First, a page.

As a rest alt, many freshmen feel there are positive and negative effects of sports injuries based on how serious the injury is. Bridget Paulson, BASH 9th grader sustained a soccer injury last fall that require De surgery on her CAL and meniscus. Her injury required surgery a few months I eater. This type of injury normally requires a 612 month recovery. It was a noncombatant NJ our, and she is currently in physical therapy. Paulo’s physical therapy is three days a week for 1 1 h hours, and when she finishes, she plans to resume soccer in late June. L wont be able to play soccer my freshman year, and hopefully I will be able t play sophomore through senior year,” explained Paulson, who believes this TTY pee of injury s common for female soccer players at some point in their career. She is that unfurl her injury happened her freshman year and is looking forward to a full recovery a ND resuming play in late June. Paulson has aspirations to play collegiate soccer and has made an initial list of colleges that would suit her academic and athletic goals.
Paulson believes, “HTH freshman year injury will not have a negative impact on the college recruitment NT process. ” Though soccer injuries, like Paulson, are common in the spring, the CAL and meniscus tear she experienced may not be as likely at Other times in the year. The most common injuries we see really depends on the seasons. In the fall w see quite a few concussions with football and soccer as well as medial tibia SST sees syndrome (more commonly known as shin splints) with cross country, Black Hawk athletic trainer John Gecko explains. L n the winter comes the ankle sprains with our basketball teams and in the spring we see our shin splints with track and prêt TTY much anything else with baseball and softball and lacrosse teams” Lila Tangelo, 9 also sustained severe injuries due to playing soccer. Tangelo ore her CAL, MAC, and LLC in April, 2012 while running on the soccer field. H Injury was also a noncombatant injury and had surgery weeks later to repair three alga meets in her knee. Her recovery took seven months, while the normal recovery is 46 months.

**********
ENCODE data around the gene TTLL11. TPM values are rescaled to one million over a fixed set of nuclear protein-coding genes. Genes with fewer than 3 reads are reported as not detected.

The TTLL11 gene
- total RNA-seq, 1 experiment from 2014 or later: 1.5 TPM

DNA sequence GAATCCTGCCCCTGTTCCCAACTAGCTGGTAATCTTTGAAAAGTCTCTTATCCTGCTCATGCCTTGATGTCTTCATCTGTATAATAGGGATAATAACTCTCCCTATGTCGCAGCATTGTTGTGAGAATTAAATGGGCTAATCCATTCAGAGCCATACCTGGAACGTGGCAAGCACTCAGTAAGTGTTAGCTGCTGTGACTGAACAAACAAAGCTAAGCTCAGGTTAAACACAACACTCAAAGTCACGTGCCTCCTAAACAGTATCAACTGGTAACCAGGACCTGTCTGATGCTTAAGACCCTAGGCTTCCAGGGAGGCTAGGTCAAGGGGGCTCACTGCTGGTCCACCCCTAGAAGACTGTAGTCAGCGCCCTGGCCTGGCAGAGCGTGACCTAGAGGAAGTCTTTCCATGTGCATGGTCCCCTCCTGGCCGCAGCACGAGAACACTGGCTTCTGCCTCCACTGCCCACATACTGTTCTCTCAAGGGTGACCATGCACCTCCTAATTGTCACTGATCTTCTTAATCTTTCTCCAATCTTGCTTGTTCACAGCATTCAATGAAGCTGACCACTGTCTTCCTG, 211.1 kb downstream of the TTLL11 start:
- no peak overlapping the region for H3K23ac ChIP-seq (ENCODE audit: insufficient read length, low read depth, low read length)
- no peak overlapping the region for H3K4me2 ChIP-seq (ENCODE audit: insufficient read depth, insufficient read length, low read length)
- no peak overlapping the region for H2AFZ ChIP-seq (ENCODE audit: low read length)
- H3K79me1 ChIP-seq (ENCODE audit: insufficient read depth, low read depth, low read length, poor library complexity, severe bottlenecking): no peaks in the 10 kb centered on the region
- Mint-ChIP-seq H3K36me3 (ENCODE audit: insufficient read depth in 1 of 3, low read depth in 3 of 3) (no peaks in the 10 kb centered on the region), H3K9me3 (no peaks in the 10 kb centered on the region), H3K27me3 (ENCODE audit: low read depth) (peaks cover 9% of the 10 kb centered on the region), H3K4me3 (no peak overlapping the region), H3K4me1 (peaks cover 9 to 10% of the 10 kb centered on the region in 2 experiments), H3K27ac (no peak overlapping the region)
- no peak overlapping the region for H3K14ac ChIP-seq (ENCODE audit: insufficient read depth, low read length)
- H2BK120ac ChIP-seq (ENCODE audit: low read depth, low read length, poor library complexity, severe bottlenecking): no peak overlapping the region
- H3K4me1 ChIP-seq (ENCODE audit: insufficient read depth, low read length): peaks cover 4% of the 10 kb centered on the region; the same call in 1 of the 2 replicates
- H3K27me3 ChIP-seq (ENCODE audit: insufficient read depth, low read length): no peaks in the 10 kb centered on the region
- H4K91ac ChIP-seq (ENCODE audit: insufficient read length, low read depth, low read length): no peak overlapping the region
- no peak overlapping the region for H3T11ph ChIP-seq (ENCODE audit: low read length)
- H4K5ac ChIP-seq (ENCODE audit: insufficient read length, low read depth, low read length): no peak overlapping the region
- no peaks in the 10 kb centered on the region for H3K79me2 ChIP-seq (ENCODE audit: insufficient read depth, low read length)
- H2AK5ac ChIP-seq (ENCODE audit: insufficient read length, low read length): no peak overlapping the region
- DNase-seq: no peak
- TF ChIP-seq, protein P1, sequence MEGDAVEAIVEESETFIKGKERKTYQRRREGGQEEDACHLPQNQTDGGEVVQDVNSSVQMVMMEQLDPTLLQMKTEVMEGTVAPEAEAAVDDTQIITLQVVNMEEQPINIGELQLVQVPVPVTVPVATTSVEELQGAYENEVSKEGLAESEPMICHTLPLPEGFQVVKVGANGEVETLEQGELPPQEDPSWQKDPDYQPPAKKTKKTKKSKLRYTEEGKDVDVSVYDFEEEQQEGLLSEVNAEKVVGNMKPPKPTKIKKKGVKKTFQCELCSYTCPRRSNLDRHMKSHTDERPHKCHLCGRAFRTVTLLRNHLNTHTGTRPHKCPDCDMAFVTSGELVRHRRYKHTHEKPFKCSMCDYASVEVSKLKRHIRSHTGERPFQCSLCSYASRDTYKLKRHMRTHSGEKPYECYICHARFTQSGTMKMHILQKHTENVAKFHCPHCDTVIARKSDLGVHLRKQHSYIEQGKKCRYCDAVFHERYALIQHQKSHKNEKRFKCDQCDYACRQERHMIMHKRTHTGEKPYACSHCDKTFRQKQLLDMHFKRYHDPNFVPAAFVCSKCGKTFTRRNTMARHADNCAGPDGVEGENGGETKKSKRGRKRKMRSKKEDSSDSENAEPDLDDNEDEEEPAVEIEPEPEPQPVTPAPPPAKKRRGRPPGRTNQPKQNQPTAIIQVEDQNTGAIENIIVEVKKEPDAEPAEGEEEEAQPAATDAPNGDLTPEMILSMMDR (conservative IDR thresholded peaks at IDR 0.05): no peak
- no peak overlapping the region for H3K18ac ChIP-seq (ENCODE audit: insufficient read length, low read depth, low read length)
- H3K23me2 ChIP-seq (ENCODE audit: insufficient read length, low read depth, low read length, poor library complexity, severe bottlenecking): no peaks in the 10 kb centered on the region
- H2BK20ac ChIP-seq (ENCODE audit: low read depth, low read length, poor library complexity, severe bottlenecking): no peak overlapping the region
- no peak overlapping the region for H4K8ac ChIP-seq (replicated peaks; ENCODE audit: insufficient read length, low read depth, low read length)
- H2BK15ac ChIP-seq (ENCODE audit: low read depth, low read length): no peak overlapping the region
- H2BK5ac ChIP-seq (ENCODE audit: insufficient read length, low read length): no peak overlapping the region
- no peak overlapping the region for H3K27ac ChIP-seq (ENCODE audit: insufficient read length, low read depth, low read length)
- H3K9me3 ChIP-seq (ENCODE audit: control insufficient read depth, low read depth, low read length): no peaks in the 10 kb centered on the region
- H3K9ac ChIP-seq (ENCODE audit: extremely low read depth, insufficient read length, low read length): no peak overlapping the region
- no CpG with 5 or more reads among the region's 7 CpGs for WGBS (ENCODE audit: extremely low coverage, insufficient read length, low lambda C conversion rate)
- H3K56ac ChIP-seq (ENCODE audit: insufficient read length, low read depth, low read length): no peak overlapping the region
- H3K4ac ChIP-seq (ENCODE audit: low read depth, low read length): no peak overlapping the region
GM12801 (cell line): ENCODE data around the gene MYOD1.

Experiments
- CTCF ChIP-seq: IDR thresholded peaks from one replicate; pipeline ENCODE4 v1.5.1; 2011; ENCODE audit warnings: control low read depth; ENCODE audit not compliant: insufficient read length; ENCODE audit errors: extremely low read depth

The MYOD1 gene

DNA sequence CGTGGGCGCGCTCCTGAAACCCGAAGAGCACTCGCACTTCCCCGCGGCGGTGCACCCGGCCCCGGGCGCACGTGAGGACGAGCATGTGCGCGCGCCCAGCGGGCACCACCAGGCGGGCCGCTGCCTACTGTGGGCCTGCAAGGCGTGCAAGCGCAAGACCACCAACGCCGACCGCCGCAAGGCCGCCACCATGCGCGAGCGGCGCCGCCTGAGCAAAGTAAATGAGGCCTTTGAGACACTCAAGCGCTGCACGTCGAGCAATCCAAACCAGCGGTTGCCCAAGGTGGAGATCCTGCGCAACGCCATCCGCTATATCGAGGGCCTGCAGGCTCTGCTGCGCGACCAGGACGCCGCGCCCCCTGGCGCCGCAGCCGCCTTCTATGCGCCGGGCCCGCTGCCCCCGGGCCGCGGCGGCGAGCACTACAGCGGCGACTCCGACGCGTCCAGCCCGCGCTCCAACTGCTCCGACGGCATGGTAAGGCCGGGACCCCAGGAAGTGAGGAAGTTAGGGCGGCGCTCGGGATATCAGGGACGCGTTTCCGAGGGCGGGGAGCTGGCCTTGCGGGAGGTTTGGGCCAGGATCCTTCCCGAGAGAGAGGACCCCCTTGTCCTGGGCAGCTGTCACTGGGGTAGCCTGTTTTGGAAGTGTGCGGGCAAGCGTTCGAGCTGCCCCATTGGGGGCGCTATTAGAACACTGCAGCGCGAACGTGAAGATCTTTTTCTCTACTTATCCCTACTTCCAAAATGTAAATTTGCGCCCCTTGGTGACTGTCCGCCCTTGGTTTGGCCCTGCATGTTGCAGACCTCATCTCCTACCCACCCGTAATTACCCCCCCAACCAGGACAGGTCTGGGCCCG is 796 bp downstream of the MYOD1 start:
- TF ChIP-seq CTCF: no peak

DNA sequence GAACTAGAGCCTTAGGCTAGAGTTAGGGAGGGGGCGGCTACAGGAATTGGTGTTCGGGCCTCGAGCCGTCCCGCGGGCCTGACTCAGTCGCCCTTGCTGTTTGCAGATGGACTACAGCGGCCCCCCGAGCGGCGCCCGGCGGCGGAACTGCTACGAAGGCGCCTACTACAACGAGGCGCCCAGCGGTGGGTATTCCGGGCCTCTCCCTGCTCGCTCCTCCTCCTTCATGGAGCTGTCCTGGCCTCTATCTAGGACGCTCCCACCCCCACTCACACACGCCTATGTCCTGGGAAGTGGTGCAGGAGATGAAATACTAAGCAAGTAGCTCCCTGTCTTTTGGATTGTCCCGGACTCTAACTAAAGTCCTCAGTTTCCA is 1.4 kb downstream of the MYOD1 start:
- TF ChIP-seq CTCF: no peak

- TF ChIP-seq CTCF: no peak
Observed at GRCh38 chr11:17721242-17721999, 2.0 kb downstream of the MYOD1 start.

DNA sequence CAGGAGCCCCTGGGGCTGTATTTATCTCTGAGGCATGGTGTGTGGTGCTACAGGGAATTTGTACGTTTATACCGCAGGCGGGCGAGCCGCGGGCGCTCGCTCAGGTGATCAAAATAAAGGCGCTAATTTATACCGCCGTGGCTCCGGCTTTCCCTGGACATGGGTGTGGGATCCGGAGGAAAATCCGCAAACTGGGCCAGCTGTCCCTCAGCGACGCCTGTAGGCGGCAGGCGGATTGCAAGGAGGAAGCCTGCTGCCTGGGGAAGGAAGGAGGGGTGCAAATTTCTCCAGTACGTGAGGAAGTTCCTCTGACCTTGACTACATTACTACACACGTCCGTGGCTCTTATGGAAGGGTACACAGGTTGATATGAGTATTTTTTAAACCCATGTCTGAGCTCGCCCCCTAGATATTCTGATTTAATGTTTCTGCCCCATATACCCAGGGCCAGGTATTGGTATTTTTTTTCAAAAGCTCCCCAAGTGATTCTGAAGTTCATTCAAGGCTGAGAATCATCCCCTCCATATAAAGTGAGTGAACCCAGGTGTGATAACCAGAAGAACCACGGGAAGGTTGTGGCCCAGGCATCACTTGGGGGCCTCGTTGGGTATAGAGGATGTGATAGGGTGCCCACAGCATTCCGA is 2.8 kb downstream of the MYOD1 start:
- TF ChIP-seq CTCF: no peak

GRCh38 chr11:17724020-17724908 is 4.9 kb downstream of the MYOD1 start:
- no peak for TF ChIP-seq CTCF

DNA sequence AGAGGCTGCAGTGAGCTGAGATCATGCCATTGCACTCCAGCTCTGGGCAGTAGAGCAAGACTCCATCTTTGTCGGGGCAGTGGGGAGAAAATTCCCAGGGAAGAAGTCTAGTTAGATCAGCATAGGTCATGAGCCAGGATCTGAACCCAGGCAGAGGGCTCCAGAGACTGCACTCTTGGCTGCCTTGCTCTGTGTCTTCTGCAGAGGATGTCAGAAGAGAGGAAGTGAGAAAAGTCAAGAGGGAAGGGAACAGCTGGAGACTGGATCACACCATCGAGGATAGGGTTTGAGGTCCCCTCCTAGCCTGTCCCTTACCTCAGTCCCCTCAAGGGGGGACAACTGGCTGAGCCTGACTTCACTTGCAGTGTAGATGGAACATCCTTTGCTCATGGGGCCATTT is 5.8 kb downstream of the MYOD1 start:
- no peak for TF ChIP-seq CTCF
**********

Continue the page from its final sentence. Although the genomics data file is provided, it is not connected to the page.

Her physical therapy lasted 7 months, 34 days a week, for 1 h 2 hours. How ever, unlike Paulson, Tangelo’s injury was enough to end her soccer career “l have quit soccer due to severity of my injury,” she stated, disappointed that she will not be playing soccer in high school. Yet, for Tangelo, marking the end of her soccer career did not mean marking the end of her athleticism as a whole. Ra there, she has found lacrosse to be extremely rewarding and has discovered she enjoys lacrosse more than soccer.
She has also discovered that hard work and dedication will help athletes get back to where they were or better. Although soccer is no longer in Tangelos future, she is looking forward to an exciting BASH career in Lacrosse and would also like to play lacrosse in college e. She is confident the physical therapy she has received has adequately strengthen De her knee to avoid another injury. Gecko agrees that students can overcome sports related injuries and stated, “Injuries should never limit an athletes ability to reach the next level. Lauren Joneses, is yet another BASH 9th grader who has also sustained a severe soccer injury. Joneses tore her CAL in September 2014 in an out of stats e soccer tournament. Season’s injury occurred while she was running down the field and was also a noncombatant injury. This injury required surgery weeks later and is part accepting in physical therapy for five months, three days a week for 3060 minutes. She is anticipating returning to soccer in late April with a full recovery. “l won’t be able to play soccer my freshman year,” Joneses explains. L don’t think that not playing freshmen year will not have much of an effect on my hi GHz school soccer career. ” She also believes she will have to work hard to get recondition De as a result of inactivity from the injury. Joneses knows of others who have not be en able to come back from soccer related injuries and that makes her want to work hard ere. Yet, she is also glad this injury happened in her freshman year, and believes it will be easier to make a comeback from this point. Joneses would like to further her soccer ability by being a collegiate studentship. It would be great to be a college studentship,” Joneses claims. “I believe t hat my injury will not negatively impact the college recruiting process, because college e recruiters typically do not look at ninth graders. ” Gecko gives advice to all statelessness and states, ” Rest is the best way to stay injury free! It can be a challenge to stay injury free, especially depending on the sport but the most important key to everything is rest and recovery, that’s who ere the body heals and regenerates for the best performance. ”